And this is actually a problem for them and their families - the idea that a significant proportion of the Australian population has to wait until they get the text the night before to find out if they've got hours of work the next day. You can't build a family or start a living around that sort of employment circumstances, it's just simply too precarious. And there's lots of good things about America, but one of them which I don't want to see Australia go down the path of, is a more Americanised system of work, where you've got a permanent underclass of Australian workers who don't have any job security. If you don't have proper job security and proper pay, it's very hard to get a car loan or a home loan. It's very hard for your family to be able to make solid decisions and get a really decent go in life. So Labor is proposing today that if we get elected we will legislate, same job, same pay.
Now what I'd like to do briefly is ask Brendan O'Connor, my shadow spokesperson to talk further about the details of this and some further propositions we're going to do to look after every day Australian workers and the good employers who shouldn't be undercut by the scallywags in the industry.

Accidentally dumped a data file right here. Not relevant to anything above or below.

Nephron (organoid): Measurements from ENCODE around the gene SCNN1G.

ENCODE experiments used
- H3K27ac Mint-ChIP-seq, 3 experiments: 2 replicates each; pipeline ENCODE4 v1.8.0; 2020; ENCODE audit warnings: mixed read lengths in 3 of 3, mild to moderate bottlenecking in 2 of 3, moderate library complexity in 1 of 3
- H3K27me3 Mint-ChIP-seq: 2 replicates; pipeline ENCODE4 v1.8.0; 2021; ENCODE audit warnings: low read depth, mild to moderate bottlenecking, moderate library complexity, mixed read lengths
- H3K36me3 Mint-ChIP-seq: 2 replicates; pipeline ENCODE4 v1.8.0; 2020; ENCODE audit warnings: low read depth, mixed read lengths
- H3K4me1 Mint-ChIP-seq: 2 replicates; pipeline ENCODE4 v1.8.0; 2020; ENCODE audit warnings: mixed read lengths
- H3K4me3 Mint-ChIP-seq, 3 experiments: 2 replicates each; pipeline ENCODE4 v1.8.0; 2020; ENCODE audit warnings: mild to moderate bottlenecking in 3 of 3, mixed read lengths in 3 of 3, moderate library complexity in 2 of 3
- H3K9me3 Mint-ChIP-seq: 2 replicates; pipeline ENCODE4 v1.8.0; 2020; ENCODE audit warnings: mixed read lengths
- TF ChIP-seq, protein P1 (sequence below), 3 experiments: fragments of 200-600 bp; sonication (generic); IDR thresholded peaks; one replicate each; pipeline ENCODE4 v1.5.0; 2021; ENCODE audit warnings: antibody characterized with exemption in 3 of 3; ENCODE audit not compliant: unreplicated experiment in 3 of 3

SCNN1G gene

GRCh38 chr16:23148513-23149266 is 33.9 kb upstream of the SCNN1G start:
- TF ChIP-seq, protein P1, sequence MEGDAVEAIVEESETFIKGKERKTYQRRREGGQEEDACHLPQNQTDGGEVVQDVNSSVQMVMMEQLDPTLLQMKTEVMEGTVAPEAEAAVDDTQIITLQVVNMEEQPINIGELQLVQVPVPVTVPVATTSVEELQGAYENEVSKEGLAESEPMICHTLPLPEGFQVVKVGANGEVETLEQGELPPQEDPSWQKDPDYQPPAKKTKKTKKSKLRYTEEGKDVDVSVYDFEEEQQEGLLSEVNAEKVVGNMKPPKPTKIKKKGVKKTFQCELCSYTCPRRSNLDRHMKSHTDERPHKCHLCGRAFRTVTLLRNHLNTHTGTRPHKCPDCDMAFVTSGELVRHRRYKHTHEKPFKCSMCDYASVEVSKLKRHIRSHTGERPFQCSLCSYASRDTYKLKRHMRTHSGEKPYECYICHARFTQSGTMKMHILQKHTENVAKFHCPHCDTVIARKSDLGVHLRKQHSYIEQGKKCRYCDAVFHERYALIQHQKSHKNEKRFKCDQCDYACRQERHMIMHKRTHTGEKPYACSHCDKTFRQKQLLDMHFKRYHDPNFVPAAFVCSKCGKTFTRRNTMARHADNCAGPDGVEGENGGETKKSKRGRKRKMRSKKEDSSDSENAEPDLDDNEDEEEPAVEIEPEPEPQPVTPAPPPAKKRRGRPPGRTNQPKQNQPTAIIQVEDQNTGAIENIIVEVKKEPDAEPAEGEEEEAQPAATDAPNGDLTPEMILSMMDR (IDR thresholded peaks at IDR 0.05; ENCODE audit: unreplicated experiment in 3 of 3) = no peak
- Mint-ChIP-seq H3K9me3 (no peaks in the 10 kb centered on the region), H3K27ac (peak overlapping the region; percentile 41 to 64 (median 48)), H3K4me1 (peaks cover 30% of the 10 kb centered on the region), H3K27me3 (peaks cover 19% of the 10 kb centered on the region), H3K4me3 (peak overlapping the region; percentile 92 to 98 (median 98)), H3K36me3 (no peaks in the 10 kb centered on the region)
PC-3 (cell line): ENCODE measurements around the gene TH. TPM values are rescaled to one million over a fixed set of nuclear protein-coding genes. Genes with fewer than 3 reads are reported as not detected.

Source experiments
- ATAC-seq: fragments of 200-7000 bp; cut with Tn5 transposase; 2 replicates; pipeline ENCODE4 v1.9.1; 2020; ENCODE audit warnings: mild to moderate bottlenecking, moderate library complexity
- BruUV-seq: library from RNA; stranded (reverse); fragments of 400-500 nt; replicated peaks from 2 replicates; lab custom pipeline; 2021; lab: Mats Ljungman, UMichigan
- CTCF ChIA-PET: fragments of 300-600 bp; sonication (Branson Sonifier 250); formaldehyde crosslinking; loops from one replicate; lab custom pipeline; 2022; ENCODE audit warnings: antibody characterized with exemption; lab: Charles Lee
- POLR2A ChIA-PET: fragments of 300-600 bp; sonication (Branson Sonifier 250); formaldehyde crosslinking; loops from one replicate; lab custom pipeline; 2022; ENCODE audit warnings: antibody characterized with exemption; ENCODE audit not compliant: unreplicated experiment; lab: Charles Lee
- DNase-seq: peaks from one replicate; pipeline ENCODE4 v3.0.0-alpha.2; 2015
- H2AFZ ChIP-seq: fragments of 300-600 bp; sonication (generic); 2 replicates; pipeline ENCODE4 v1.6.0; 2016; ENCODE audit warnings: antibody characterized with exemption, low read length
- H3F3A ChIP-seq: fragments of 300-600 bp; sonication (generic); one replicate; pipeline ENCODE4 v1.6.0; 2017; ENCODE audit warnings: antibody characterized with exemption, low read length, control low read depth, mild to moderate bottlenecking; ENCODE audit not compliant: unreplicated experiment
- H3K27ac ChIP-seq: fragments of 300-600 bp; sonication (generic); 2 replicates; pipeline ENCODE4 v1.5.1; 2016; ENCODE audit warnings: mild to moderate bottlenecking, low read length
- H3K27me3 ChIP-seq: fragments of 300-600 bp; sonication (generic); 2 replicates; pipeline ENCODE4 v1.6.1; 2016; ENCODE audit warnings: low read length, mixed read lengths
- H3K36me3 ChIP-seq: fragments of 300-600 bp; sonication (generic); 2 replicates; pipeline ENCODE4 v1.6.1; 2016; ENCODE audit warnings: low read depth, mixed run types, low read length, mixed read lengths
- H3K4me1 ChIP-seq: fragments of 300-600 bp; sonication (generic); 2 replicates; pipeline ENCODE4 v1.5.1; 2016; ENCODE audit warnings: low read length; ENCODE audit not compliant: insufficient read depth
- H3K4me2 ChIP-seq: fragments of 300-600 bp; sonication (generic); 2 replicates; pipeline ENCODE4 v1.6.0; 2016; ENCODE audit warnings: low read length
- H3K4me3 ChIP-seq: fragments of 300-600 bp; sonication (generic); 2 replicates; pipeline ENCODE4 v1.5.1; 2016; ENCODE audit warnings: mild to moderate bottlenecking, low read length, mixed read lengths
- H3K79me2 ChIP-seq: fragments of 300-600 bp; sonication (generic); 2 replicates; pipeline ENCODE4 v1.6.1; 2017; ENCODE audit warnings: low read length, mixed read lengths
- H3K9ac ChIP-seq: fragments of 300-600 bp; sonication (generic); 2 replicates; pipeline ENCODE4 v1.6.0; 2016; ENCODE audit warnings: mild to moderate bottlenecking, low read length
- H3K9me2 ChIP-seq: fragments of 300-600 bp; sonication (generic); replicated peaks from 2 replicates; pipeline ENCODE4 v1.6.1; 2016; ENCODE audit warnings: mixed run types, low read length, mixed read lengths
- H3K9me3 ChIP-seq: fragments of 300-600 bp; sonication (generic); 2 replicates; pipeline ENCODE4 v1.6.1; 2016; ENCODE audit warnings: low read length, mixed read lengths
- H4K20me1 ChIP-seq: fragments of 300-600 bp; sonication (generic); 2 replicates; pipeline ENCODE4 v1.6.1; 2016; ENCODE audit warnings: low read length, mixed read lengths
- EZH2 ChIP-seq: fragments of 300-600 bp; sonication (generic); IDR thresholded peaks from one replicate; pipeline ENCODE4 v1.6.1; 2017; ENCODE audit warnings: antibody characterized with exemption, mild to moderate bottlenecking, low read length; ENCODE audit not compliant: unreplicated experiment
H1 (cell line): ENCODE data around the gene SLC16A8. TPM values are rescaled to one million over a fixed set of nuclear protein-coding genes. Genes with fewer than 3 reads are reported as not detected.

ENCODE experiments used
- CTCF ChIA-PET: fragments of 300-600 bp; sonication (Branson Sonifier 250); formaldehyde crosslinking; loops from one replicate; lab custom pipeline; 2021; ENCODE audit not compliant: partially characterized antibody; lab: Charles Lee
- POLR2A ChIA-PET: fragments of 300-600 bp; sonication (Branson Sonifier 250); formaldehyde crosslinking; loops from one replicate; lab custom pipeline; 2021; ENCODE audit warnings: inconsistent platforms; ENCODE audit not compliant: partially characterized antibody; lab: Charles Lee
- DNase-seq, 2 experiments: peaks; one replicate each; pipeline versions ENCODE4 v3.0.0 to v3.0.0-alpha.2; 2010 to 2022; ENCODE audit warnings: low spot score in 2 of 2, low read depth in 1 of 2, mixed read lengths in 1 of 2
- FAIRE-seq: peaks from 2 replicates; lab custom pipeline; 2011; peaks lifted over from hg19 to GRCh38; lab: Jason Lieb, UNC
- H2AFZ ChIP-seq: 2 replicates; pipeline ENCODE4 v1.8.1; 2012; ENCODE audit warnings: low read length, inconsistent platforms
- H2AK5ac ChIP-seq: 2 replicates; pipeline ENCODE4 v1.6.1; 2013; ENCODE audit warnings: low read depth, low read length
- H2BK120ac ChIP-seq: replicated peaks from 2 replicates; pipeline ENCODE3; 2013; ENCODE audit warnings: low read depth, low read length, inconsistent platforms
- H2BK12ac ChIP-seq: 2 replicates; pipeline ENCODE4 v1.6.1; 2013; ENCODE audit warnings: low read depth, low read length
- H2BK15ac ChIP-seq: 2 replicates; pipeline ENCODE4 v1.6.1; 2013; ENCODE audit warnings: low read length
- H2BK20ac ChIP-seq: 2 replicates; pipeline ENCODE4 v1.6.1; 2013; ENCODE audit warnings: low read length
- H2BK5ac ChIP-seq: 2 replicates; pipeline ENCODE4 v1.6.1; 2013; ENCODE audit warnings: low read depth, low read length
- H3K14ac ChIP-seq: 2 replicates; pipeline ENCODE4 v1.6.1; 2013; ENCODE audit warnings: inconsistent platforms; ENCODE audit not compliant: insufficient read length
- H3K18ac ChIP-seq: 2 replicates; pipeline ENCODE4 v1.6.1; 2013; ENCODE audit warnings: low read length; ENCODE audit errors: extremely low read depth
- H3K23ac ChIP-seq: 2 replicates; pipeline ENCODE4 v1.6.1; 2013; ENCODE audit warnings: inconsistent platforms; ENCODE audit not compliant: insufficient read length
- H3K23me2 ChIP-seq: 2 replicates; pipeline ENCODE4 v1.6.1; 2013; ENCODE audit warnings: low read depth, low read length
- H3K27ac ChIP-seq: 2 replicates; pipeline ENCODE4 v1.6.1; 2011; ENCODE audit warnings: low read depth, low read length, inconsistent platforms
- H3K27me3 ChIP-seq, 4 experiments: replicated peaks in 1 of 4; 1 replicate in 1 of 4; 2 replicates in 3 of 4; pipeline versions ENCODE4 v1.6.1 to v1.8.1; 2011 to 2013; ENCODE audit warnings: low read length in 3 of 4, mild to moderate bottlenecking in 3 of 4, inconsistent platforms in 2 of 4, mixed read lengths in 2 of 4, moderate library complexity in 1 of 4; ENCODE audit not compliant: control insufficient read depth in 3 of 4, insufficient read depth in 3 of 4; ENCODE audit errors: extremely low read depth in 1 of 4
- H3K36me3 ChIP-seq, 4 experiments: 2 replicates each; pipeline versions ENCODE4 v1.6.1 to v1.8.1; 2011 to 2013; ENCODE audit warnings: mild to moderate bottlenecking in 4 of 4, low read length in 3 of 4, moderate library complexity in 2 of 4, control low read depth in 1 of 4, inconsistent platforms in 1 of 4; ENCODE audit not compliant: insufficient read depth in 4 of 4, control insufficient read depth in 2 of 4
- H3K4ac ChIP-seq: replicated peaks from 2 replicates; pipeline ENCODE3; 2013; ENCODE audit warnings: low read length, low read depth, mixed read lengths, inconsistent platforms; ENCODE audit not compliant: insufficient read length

BRENDAN O’CONNOR, SHADOW MINISTER FOR EMPLOYMENT AND WORKPLACE RELATIONS: Thanks very much Bill. Well, as Bill has already outlined this is a very important policy because it's going to really address the problem with job security in this country and it's going to make sure that Australians get a pay rise. Wherever you go around this great country, when you speak with workers they say we want a pay rise, just a decent, fair pay rise and we want to be more secure at work.
Well this announcement by Labor will ensure that labour hire workers will be given the same opportunities and provided the same pay and conditions as direct employees, and that's absolutely critical. Now we've seen the Reserve Bank Governor talk about wage stagnation and there's a number of reasons for that. One of them is the misuse and overuse of certain forms of employment and that includes labour hire. It's also the misuse of casualisation and the over use of temporary workers. We see that each and every day. Well this decision, this announcement today and indeed this policy if Labor is elected, will ensure that labour hire workers will get treated equally at work. It will ensure that they are not exploited. It will also mean that their fellow workers who are directly employed are not undermined and it will also mean as importantly, employers who are doing the right thing in paying their labour hire staff, or making sure their labour hire staff are being paid the same, are not being disadvantaged in a competitive sense, against employers who choose not to do that.